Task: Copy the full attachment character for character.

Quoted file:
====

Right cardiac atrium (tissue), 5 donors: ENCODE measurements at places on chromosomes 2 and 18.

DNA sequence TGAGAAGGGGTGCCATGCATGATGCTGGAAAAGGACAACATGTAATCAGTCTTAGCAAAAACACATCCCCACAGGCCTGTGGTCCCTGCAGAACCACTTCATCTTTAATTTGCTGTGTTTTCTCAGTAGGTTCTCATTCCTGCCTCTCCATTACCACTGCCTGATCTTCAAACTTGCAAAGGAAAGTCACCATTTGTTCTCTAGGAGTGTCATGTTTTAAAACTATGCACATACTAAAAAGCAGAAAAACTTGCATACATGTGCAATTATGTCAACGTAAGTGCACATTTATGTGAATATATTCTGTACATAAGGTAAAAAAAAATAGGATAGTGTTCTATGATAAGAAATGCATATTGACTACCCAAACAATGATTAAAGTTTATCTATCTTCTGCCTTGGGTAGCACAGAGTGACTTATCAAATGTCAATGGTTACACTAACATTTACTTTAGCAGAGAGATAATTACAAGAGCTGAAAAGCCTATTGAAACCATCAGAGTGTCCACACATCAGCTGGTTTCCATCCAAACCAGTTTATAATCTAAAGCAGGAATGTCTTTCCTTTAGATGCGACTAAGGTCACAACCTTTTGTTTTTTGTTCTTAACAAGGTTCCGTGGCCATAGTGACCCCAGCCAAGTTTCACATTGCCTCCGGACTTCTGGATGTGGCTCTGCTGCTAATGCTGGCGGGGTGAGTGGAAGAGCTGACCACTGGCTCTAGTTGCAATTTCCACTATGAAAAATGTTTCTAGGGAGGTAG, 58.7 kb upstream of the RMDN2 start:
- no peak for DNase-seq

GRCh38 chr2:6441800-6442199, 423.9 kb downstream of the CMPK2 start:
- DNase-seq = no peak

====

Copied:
Right cardiac atrium (tissue), 5 donors: ENCODE measurements at places on chromosomes 2 and 18.

DNA sequence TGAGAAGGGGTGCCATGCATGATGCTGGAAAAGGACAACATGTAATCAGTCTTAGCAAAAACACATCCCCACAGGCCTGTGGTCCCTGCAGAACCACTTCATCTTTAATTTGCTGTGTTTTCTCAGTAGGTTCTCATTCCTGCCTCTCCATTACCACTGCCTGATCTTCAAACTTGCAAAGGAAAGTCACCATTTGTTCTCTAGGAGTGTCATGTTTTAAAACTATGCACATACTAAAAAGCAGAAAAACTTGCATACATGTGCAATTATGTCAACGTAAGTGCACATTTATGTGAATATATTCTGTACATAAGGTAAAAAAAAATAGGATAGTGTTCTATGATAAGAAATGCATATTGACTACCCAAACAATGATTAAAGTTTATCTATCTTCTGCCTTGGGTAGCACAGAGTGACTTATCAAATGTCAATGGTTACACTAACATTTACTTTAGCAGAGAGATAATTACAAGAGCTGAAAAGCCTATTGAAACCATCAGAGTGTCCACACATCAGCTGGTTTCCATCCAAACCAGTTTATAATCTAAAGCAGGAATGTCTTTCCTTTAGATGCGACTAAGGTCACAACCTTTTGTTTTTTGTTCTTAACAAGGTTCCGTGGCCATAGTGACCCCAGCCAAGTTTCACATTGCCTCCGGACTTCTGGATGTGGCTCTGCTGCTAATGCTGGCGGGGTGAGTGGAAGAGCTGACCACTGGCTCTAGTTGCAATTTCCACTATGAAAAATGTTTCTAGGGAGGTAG, 58.7 kb upstream of the RMDN2 start:
- no peak for DNase-seq

GRCh38 chr2:6441800-6442199, 423.9 kb downstream of the CMPK2 start:
- DNase-seq = no peak